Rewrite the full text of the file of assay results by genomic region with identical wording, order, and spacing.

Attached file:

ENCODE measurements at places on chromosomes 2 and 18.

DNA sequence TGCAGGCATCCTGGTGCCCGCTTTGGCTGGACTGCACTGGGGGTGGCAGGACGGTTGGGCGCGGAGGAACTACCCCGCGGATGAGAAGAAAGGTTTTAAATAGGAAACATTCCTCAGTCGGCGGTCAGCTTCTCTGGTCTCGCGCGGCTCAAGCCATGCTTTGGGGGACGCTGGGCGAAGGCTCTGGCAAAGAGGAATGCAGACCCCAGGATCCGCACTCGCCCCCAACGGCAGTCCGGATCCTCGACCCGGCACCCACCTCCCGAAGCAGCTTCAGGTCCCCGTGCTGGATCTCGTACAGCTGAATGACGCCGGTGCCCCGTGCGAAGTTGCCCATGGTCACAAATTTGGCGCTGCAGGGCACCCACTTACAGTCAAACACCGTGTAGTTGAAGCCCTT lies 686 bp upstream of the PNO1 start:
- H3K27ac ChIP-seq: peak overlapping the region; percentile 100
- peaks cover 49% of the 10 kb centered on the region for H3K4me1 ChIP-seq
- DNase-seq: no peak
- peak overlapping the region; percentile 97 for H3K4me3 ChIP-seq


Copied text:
ENCODE measurements at places on chromosomes 2 and 18.

DNA sequence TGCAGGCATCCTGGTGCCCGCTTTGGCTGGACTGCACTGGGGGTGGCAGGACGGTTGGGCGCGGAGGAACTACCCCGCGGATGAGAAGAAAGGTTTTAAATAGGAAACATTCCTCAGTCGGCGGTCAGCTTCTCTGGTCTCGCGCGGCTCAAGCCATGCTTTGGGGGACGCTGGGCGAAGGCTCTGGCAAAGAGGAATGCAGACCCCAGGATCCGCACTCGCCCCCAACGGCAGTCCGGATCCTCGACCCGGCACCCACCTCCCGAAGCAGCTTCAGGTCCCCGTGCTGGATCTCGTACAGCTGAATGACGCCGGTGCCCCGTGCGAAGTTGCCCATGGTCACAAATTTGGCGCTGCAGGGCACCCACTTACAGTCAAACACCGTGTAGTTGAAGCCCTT lies 686 bp upstream of the PNO1 start:
- H3K27ac ChIP-seq: peak overlapping the region; percentile 100
- peaks cover 49% of the 10 kb centered on the region for H3K4me1 ChIP-seq
- DNase-seq: no peak
- peak overlapping the region; percentile 97 for H3K4me3 ChIP-seq